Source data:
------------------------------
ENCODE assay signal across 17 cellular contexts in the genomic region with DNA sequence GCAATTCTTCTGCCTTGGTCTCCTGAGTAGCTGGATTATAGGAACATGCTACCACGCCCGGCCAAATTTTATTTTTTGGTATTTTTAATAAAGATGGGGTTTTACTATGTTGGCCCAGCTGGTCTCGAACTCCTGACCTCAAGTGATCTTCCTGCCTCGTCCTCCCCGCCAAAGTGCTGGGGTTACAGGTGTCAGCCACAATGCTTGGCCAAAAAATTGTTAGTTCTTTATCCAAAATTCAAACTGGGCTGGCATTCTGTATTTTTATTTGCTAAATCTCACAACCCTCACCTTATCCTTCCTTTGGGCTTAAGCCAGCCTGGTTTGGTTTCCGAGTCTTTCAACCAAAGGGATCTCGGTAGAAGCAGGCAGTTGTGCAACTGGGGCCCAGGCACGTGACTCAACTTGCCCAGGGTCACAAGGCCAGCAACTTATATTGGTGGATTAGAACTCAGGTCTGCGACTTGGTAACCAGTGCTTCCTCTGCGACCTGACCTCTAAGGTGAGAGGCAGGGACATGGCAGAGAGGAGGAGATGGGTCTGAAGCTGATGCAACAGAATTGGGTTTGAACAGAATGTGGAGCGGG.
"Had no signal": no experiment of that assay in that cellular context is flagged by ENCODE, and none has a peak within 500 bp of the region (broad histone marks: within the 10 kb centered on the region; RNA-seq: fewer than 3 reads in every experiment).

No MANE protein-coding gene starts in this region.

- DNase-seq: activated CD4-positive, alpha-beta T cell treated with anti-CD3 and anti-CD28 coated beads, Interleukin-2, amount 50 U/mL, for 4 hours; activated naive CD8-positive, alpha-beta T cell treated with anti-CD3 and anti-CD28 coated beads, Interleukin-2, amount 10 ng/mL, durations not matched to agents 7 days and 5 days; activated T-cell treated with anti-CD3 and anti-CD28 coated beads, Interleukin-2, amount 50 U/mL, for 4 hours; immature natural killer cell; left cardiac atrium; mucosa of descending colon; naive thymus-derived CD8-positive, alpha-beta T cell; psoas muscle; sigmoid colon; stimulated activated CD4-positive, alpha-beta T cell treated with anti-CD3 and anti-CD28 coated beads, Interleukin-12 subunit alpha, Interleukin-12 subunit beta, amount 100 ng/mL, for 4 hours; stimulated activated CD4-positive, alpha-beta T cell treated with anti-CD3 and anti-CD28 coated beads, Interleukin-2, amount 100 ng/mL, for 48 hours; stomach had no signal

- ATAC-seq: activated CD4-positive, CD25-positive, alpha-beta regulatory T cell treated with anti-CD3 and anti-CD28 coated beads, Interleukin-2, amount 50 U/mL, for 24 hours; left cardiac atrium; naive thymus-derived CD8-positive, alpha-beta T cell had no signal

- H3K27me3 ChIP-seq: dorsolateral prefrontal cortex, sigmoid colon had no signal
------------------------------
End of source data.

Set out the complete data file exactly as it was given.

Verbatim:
ENCODE assay signal across 17 cellular contexts in the genomic region with DNA sequence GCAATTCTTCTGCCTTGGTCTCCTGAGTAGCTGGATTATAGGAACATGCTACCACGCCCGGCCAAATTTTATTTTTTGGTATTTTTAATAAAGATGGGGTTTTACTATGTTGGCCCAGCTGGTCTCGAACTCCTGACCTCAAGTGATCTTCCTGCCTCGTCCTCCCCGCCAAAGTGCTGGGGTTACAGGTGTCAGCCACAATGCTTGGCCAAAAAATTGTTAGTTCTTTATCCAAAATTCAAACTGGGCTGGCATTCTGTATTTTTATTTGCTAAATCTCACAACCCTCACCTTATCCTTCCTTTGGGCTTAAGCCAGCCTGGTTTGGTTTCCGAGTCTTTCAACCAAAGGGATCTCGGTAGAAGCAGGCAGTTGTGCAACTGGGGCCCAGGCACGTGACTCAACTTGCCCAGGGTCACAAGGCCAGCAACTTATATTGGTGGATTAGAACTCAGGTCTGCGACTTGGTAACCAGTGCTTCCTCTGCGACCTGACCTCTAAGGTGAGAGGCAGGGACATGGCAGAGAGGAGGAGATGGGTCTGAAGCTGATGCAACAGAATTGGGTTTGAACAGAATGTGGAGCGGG.
"Had no signal": no experiment of that assay in that cellular context is flagged by ENCODE, and none has a peak within 500 bp of the region (broad histone marks: within the 10 kb centered on the region; RNA-seq: fewer than 3 reads in every experiment).

No MANE protein-coding gene starts in this region.

- DNase-seq: activated CD4-positive, alpha-beta T cell treated with anti-CD3 and anti-CD28 coated beads, Interleukin-2, amount 50 U/mL, for 4 hours; activated naive CD8-positive, alpha-beta T cell treated with anti-CD3 and anti-CD28 coated beads, Interleukin-2, amount 10 ng/mL, durations not matched to agents 7 days and 5 days; activated T-cell treated with anti-CD3 and anti-CD28 coated beads, Interleukin-2, amount 50 U/mL, for 4 hours; immature natural killer cell; left cardiac atrium; mucosa of descending colon; naive thymus-derived CD8-positive, alpha-beta T cell; psoas muscle; sigmoid colon; stimulated activated CD4-positive, alpha-beta T cell treated with anti-CD3 and anti-CD28 coated beads, Interleukin-12 subunit alpha, Interleukin-12 subunit beta, amount 100 ng/mL, for 4 hours; stimulated activated CD4-positive, alpha-beta T cell treated with anti-CD3 and anti-CD28 coated beads, Interleukin-2, amount 100 ng/mL, for 48 hours; stomach had no signal

- ATAC-seq: activated CD4-positive, CD25-positive, alpha-beta regulatory T cell treated with anti-CD3 and anti-CD28 coated beads, Interleukin-2, amount 50 U/mL, for 24 hours; left cardiac atrium; naive thymus-derived CD8-positive, alpha-beta T cell had no signal

- H3K27me3 ChIP-seq: dorsolateral prefrontal cortex, sigmoid colon had no signal